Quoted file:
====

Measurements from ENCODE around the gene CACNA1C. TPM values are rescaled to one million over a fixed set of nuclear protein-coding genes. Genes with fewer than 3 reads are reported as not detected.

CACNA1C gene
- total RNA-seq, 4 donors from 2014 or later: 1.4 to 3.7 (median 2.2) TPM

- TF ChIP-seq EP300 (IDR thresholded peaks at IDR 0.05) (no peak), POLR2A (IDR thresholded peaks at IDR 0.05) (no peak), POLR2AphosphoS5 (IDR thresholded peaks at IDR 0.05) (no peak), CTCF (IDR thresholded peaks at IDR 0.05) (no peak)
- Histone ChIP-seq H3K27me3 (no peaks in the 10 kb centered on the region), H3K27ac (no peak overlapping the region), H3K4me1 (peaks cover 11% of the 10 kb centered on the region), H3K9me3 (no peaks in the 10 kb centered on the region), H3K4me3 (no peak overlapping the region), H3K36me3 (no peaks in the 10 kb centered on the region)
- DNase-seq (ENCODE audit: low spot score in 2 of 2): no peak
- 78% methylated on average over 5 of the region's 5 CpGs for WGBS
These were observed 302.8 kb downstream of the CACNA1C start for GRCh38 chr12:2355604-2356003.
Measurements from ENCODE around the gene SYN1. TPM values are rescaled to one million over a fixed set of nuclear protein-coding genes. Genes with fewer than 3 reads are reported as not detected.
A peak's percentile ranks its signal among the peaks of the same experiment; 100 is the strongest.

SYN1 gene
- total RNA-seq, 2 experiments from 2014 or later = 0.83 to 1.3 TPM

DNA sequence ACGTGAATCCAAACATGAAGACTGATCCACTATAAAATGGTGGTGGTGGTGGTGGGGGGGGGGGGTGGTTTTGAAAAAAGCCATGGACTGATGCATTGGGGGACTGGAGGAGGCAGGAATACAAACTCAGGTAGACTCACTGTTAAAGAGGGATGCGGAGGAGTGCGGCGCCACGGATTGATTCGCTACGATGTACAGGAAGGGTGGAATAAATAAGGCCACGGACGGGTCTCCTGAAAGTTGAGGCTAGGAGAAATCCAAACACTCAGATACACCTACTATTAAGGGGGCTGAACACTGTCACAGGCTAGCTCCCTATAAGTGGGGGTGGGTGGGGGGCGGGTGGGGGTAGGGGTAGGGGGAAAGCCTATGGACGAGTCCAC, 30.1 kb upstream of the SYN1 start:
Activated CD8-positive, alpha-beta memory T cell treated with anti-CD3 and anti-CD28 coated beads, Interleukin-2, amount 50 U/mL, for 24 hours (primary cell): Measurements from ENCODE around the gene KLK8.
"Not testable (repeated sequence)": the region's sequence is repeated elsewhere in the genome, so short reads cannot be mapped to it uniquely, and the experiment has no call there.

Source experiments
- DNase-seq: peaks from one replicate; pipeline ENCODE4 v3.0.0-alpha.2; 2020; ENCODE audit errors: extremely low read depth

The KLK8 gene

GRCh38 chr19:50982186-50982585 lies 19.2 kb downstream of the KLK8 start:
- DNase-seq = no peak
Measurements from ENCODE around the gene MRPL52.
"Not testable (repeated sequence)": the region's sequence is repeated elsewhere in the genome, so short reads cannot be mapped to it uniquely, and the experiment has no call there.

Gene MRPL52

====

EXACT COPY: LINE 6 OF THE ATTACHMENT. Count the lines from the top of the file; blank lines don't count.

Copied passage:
- DNase-seq (ENCODE audit: low spot score in 2 of 2): no peak